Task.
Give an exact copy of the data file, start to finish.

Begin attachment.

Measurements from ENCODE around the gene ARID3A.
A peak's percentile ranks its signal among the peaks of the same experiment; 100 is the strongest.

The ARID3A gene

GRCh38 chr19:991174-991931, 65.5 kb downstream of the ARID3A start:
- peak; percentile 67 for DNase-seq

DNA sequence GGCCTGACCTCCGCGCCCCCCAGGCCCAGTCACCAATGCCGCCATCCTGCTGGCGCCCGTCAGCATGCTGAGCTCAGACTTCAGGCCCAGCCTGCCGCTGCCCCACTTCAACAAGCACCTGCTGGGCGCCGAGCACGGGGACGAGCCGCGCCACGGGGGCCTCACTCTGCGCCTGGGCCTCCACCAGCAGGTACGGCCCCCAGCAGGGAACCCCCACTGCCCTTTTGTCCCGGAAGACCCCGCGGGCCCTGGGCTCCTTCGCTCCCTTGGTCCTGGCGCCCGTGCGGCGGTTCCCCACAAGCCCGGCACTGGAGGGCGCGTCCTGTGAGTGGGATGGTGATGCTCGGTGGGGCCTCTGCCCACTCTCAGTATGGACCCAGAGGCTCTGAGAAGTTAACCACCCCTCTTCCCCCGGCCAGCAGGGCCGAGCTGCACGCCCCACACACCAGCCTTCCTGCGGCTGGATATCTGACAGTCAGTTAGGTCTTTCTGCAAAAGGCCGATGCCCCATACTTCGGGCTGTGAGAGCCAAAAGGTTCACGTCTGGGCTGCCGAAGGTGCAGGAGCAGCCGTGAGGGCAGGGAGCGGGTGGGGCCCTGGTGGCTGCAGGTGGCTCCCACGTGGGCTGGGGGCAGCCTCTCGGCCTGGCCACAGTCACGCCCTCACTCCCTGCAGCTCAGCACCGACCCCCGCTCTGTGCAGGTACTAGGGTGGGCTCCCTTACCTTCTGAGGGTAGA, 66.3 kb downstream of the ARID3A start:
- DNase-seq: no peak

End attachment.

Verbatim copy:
Measurements from ENCODE around the gene ARID3A.
A peak's percentile ranks its signal among the peaks of the same experiment; 100 is the strongest.

The ARID3A gene

GRCh38 chr19:991174-991931, 65.5 kb downstream of the ARID3A start:
- peak; percentile 67 for DNase-seq

DNA sequence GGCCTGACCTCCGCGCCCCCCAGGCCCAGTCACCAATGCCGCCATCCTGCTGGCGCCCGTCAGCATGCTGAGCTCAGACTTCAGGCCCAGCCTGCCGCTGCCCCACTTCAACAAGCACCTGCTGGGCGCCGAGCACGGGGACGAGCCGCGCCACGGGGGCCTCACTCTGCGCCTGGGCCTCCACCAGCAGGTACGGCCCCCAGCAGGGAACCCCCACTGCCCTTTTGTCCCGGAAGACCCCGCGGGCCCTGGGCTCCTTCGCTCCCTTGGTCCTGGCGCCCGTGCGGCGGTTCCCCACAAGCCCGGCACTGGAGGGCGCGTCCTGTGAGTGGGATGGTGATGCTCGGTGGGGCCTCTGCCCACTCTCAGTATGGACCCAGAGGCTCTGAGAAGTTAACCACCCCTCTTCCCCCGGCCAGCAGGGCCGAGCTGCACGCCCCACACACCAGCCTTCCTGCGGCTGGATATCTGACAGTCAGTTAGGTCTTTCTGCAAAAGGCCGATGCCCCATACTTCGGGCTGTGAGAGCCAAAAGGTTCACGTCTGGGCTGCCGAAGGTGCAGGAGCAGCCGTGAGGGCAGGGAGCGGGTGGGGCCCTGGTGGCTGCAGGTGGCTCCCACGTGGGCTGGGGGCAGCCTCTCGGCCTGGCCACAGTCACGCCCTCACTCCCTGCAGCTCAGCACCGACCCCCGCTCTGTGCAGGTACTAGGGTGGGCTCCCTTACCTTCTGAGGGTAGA, 66.3 kb downstream of the ARID3A start:
- DNase-seq: no peak